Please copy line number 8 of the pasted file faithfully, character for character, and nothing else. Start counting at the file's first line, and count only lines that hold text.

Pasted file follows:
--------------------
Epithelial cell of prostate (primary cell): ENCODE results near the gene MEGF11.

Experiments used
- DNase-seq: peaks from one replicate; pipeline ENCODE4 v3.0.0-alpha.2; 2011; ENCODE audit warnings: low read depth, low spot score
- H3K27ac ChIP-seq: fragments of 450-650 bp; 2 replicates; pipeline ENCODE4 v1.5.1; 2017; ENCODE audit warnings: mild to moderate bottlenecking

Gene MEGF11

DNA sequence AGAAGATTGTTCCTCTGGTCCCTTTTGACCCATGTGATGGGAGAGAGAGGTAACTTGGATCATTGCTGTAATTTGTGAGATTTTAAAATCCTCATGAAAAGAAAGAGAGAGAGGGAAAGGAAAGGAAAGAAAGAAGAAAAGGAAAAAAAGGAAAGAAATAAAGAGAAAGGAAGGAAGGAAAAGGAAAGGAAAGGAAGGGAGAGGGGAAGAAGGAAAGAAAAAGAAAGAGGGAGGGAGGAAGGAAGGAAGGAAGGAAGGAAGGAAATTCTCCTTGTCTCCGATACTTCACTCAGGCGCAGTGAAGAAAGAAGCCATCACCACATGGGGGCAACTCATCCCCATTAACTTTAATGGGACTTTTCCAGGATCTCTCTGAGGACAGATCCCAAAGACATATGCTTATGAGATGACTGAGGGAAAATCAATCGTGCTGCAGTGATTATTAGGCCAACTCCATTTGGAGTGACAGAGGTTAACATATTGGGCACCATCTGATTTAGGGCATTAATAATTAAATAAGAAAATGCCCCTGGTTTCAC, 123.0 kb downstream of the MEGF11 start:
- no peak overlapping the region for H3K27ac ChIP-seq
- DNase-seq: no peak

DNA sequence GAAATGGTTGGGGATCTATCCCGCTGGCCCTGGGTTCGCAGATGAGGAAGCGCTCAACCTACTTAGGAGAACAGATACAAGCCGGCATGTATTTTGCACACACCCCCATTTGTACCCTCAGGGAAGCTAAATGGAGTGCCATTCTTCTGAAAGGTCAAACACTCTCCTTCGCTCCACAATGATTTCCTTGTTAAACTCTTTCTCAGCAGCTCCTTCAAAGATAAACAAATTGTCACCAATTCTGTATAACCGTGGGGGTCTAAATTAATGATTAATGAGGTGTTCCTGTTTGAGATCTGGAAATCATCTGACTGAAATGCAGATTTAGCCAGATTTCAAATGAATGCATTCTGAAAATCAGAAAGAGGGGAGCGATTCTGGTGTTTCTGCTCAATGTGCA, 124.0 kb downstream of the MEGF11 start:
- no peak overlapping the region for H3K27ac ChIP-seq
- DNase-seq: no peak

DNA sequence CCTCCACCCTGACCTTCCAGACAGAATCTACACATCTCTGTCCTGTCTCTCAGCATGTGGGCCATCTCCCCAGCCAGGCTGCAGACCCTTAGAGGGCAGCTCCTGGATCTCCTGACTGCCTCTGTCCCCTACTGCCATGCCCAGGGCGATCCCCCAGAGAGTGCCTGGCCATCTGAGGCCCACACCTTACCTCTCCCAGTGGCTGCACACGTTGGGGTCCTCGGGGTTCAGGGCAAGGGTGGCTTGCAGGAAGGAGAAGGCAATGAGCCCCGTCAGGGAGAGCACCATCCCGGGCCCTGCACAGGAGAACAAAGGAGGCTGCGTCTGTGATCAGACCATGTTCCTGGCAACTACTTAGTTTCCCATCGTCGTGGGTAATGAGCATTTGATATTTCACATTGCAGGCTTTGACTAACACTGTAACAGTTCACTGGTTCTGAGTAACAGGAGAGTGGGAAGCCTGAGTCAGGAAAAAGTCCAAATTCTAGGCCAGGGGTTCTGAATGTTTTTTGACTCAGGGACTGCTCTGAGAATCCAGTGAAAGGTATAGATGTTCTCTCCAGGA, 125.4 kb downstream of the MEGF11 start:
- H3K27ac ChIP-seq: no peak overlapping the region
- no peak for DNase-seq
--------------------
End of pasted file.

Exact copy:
- DNase-seq: no peak